The Romanian People's Republic and the Socialist Republic of Romania adopted the Romanian Penal Code of 1937 from the Kingdom of Romania, which banned public "acts of sexual inversion committed between men or between women, if provoking public scandal". In 1948, this "public" homosexuality was considered by the courts to include all situations whatever public or private if "provoking scandal", thus homosexuality became de facto illegal. In the new Penal Code of the Romanian People's Republic, the old Article 431 was toughened with penalties up to a minimum of two years and a maximum of five years. In 1957 the "public scandal" provision was repealed and any consenting sexual intercourse between persons of the same sex is criminalized. After Nicolae Ceaușescu's rise to power, in 1968, the basic code was again revised, introducing Article 200 and moving the infraction from the public domain into the private:
- Sexual relations between persons of the same sex shall be punished with imprisonment from 1 to 5 years.
- Act stipulated in paragraph 1, committed against a minor, against a person unable to defend himself or to express his will, or by coercion, shall be punished with imprisonment from 2 to 7 years.
- If the act stipulated in paragraph 2 and 3 results in serious injury of physical integrity or health, the penalty is imprisonment from 3 to 10 years, and if results in the death or suicide of the victim, the penalty is imprisonment from 7 to 15 years.
- Inciting or encouraging a person to practice the act stipulated in paragraph 1 shall be punished with imprisonment from 1 to 5 years.
Article 200 was useful to the Ceaușescu regime in that, since 1970, it could strengthen social control. These restrictions under the Penal Code were strictly unique to Romania among European countries. The restrictions only included relationships and those who considered themselves homosexual were not punished but were instead considered as mentally ill.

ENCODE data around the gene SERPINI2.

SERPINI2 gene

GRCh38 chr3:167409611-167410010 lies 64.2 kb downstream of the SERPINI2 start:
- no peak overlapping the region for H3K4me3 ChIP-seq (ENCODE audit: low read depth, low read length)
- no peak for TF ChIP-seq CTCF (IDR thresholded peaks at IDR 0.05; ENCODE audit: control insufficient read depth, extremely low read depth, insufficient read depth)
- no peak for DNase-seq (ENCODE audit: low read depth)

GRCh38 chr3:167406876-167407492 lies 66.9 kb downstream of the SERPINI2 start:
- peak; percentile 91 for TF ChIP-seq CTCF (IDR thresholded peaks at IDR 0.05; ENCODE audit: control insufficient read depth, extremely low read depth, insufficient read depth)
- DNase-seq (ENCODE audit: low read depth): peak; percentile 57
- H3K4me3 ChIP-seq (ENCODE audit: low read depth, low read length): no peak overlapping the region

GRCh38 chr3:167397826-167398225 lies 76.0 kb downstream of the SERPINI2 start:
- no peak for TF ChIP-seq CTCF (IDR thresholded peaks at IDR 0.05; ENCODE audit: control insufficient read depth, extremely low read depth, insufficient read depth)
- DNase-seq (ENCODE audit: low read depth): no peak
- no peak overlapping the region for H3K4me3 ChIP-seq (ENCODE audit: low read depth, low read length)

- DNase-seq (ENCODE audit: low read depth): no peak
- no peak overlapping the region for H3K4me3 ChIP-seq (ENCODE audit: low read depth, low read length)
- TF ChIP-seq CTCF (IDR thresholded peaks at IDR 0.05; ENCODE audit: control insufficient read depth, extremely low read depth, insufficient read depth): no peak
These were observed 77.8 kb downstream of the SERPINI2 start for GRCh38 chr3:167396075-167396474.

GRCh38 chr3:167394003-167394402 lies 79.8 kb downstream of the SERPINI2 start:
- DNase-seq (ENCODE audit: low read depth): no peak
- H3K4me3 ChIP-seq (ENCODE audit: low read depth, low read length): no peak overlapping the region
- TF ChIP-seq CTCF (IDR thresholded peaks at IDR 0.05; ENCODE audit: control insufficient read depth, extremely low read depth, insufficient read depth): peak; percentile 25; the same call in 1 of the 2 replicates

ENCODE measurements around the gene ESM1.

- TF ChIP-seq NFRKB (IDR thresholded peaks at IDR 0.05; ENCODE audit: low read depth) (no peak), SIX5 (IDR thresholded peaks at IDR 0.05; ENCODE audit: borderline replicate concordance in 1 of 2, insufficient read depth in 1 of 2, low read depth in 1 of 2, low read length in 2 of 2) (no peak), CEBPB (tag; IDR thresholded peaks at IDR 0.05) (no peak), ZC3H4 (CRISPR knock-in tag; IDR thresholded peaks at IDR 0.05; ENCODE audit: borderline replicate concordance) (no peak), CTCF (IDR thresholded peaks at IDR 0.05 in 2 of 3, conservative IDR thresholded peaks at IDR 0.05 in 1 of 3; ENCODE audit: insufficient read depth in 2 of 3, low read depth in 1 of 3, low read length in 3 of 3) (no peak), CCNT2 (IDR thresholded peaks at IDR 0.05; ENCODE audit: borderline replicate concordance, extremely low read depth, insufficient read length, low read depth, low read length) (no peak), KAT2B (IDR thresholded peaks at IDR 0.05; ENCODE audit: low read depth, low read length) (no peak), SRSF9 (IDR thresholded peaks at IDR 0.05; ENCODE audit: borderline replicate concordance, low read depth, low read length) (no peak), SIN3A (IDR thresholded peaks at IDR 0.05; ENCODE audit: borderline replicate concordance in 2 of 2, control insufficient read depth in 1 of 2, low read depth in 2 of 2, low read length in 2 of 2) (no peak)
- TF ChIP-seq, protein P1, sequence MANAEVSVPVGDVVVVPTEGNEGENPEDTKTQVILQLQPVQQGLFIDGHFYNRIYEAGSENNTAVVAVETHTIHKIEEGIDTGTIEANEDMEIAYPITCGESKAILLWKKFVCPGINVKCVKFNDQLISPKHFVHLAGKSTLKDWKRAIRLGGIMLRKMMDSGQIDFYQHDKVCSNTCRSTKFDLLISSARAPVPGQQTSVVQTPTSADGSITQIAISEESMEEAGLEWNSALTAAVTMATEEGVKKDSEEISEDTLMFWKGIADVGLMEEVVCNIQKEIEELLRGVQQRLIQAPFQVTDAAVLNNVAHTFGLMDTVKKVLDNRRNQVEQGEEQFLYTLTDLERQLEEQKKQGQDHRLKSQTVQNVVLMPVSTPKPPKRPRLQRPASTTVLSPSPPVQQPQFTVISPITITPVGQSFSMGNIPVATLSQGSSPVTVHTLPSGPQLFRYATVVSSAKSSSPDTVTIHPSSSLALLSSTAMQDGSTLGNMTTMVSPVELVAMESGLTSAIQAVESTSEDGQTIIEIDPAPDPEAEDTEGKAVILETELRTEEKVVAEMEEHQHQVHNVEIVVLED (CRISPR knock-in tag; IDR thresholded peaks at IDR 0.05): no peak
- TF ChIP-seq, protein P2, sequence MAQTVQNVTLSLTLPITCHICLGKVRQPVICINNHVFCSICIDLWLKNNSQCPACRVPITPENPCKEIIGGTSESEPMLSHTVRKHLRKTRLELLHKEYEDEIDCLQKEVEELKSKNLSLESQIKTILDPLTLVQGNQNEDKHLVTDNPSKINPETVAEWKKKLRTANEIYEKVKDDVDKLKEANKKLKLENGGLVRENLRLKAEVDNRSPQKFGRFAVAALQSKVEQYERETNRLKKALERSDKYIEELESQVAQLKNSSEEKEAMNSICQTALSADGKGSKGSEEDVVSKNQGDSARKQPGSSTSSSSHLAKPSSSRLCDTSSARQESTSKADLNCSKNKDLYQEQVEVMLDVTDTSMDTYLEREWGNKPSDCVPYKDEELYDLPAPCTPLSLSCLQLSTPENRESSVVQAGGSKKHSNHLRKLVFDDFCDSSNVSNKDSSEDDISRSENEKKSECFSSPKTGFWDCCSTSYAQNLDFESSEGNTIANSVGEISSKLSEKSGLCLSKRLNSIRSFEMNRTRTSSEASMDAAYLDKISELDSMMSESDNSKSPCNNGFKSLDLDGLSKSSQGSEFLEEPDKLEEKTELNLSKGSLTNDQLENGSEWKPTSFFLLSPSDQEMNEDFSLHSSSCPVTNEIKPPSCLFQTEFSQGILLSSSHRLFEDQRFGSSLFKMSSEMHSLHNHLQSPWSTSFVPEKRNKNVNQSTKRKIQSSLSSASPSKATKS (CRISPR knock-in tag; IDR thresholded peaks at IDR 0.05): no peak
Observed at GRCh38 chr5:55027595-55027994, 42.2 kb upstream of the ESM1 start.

Under Article 409 of the Somali Penal Code introduced in 1973, sexual intercourse with a person of the same sex is punishable by imprisonment from three months to three years in the Somali Democratic Republic. An "act of lust" other than sexual intercourse is punishable by a prison term of two months to two years. Under Article 410 of the Somali Penal Code, an additional security measure may accompany sentences for homosexual acts, usually coming in the form of police surveillance to prevent "re-offending". Threats have been made that indicate that Somalia tolerates executions of homosexuals.
In November 1917, after the October Revolution, the Tsarist criminal code was abrogated by the Bolsheviks, thus legalizing same-sex sexual intercourse between consenting adults in the Russian Soviet Federative Socialist Republic and the later Ukrainian Soviet Socialist Republic (SSR). The Bolsheviks took an official position at this time that homosexuality was not of harm and was more a scientific concern than a legal concern. However this policy was not uniform across all the Soviet Republics which emerged after 1922. The Armenian Soviet Socialist Republic, Byelorussian Soviet Socialist Republic, Russian Soviet Federative Socialist Republic, and Ukrainian SSR were all created with no laws criminalising same-sex sexual intercourse. In 1923, sexual intercourse between men became a criminal offense in the Azerbaijan Soviet Socialist Republic, punishable by up to five years in prison for consenting adults, or up to eight years if it involved force or threat.
In 1926, Uzbek Soviet Socialist Republic criminalized male same-sex intercourse. In 1927, Turkmen Soviet Socialist Republic criminalized male same-sex intercourse. Male same-sex intercourse was also illegal in Bukharan People's Soviet Republic, Georgian Soviet Socialist Republic, Nakhichevan ASSR, and Socialist Soviet Republic of Abkhazia.
The Soviet Union sent delegates to the German Institute for Sexual Science, as well as to some international conferences on human sexuality including the World League for Sexual Reform, who expressed support for the legalization of adult, private, and consensual homosexual relations. According to the Scientific-Humanitarian Committee, which was affiliated with the institute, the Ministry of Health delegation was positively receptive to a film concerning the topic and considered it unworthy of scandal.